January 2009

Yesterday was one of those days that makes me imagine the future.

We were snowed in.

We built a pillow fort. Read books. Played with puzzles. We hit golf balls. Rolled on the floor. Made a hearty veggie soup. We danced. Made up silly songs. And sillier hats.

We had a terrific day.

Pretty soon, Conal will be two. Then, in no time, he’ll be off to school. There will be fewer and fewer days like yesterday. I imagine myself looking forward to snow days once he’s in school so we can again share the types of moments we’re fortunate to share now.

I love our time together.


One year ago.


For a while, Conal has been very good about runny noses. When he’d have one, he’d let us know that it needed to be wiped by pointing to his nose. I’ve been glad that he’s more or less allowed us to wipe his nose with no problem.

Today, he changed. He’s certainly not resisting the nose wipe (this is, after all, a child who really likes to have his hands washed). Instead, he’s doing it by himself. His new thing is to notice his runny nose, trot into the bathroom to grab a tissue, walk over to Owen or me, wipe his nose, smile, and then throw the tissue in the trash.

He is quite proud of his nose-wiping skills.

The other day, I caught Conal in the midst of some very serious business:







By the time he was done, he’d pretty much emptyed his playroom and built quite the wall of toys. Why? I haven’t the slightest idea.

Though I may not post all the time, that in no way represents a lack of action here at Chez Jobber. To the contrary, the Little Jobber is so much action, so much of the time, that I have a hard time keeping up. To be honest, there’s a lot of stuff that goes on that is simply not blog-worthy. But then, there’s also a lot of funny, blog-worthy things that happen that I just sometimes forget by the time I get a free moment at the computer.

So, since Conal is now sleeping the peaceful sleep of a peaceful toddler, I’ll take this opportunity to share two of the day’s highlights with you.

This morning, on our way to the library, Conal not only was car-seat dancing along with Coco Tea, but he was also trying his best to sing along.

I watched him in the rear-view mirror and it was pretty cute. He was proud of himself; singing and shaking his head back and forth, moving his lips to the beat.

He also has a new trick, this Little Jobber. When I put him in his crib for his nap, he goes down with no problem. About 5 minutes later, though, the shaking begins. Yeah. Conal has taken to shaking the side of his crib as hard as he possibly can. And that is pretty hard. It sounds, from where I stand on the first floor, as if the crib is bouncing across the floor in his bedroom.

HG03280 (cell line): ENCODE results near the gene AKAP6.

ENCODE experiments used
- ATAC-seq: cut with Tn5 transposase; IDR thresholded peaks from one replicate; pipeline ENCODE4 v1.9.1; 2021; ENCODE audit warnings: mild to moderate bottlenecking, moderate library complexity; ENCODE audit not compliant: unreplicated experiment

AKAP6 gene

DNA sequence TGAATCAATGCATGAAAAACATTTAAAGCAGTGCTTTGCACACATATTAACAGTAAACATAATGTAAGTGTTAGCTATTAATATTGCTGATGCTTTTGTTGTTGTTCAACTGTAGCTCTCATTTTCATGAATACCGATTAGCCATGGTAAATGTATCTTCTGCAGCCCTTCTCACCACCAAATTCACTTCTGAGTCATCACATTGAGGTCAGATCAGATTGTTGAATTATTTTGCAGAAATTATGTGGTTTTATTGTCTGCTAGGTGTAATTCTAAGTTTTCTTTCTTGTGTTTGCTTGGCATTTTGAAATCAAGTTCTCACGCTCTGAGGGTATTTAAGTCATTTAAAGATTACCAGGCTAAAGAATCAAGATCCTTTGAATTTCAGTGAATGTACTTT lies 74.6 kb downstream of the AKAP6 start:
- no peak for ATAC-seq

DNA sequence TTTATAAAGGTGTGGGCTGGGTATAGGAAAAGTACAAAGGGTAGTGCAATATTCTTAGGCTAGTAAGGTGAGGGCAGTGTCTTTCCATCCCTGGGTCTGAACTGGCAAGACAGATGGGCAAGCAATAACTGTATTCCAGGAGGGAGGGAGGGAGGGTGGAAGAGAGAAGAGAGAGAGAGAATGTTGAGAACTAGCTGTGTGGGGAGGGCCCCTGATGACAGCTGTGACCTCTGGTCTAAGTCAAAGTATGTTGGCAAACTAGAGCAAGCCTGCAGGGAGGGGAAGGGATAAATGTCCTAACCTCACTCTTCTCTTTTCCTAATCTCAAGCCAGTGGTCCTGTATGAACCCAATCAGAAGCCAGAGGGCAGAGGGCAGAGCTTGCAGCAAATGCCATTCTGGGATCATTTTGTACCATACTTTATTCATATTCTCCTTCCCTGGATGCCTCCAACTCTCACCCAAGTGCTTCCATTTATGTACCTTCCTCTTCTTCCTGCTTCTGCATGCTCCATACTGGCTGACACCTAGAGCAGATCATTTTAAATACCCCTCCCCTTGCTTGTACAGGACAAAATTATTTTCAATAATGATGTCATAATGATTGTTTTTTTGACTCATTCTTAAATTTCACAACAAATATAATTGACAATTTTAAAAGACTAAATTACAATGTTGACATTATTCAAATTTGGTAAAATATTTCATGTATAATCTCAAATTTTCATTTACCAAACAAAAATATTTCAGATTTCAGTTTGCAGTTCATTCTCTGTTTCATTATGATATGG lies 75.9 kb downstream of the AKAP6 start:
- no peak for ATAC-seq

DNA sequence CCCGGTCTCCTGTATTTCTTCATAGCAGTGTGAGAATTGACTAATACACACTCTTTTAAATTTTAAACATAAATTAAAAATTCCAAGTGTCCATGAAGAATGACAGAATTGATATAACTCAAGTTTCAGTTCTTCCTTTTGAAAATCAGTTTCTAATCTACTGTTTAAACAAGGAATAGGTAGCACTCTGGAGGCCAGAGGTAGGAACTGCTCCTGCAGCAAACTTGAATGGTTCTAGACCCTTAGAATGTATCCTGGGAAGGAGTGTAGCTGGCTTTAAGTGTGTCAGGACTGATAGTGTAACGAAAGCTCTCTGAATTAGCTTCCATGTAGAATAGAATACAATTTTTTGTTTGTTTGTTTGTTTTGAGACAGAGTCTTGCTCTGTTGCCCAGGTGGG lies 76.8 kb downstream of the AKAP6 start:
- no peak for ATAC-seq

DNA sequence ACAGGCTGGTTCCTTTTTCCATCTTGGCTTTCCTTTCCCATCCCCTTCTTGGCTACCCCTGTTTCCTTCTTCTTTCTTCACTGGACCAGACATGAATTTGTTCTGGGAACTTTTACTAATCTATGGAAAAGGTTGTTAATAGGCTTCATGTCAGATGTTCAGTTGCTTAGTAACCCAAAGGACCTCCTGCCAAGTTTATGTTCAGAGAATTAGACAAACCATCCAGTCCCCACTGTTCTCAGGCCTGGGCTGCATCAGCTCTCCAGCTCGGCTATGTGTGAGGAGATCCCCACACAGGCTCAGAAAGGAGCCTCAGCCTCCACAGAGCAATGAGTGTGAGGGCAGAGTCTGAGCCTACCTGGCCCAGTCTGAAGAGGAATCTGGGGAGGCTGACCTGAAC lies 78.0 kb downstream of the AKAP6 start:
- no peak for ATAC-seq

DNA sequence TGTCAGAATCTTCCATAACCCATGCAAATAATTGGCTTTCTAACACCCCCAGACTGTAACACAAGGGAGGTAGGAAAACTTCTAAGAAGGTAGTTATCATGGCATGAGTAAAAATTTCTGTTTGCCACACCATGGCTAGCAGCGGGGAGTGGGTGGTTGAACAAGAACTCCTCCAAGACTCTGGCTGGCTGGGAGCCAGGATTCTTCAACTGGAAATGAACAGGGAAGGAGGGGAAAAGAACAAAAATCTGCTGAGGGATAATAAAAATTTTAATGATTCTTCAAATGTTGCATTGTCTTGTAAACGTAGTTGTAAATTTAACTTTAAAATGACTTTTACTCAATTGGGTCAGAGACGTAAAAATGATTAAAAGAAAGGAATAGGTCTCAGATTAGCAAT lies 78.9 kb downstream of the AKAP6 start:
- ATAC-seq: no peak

When I go upstairs and open his door, he immediately stops and drops to the mattress, burying his face in Blue Bear. He doesn’t make a sound. I say, “No more shaking. It’s nap time.” Then I cover him up and leave the room. And that’s it. He doesn’t shake the crib anymore, he just goes to sleep.

Right, it isn’t the most exciting trick in the book. But, I guess his trick does get me up to his room one last time before he heads to sleep. He’s very crafty, that one. Very crafty.

Conal’s social life has extended to the evening. He went to his first hockey game last night, where he met up with his pal, Ethan*.



Unfortunately, RPI lost but Conal had a great time! He was all charged up when he got home (at 9:30!) and he was still charged up when he woke up this morning (at 7:45 — shouldn’t he have slept in?).

I think he’s already looking forward to future hockey games and nights out with the guys.

*Don’t worry, he didn’t go alone. The dads were there, too.

You know, whenever I write the word separate, I think, “there’s a rat in separate.” It’s a mnemonic that I included in the spelling book I just finished and it’s worked. I can’t get it out of my head. I’ll never spell that word incorrectly, that’s for sure.

Anyway, rats or no rats, we’ve got issues. Well, one issue, actually: Separation anxiety. It’s happening. Full-on.

Tuesday, I brought Conal over to Jen’s to spend the morning there, playing with Maddie and Cameron. I put my coat on and was saying good-bye when Conal burst into tears and grabbed me tightly. Jen picked him up and encouraged me to leave (we’d already discussed how these mornings without me are good for Conal), so I did. I felt pretty crummy but I do think it is good for him.

Fast-forward to this morning. We had a trip to the State Museum planned with Bridget and Robin. Bridget offered me a ride so I drove over to her house and, as I did, I told Conal that we were going to the museum and that he was going to ride in Maddie Graber’s car seat and wouldn’t that be fun! At Bridget’s house, I put Conal in the car seat, buckled him up and by the time I walked around to the front passenger seat, he had started weeping. He calmed down when he realized that we were all going together but, jeez!

And then, once we were at the museum, I had to leave him for a minute with Bridget while I ran to get change for a dollar. When I walked back over, he was crying. Loudly.

So, that’s what we have going on. Separation anxiety. Yes, I’ve read that it peaks at this age. It doesn’t make it any easier.

The golf clubs. Golf balls. Magnetic letters. Oatmeal containers. Socks. My cell phone. A water bottle. A small book. Many, many cat toys.

Shoved through the cat door, they bounce down the basement steps and end up in poor Chili’s food. Sometimes they land in his water dish, splattering his water all around.

How many times have I told Conal not to put things through the cat door? Millions. Maybe billions. I’ve lost count.

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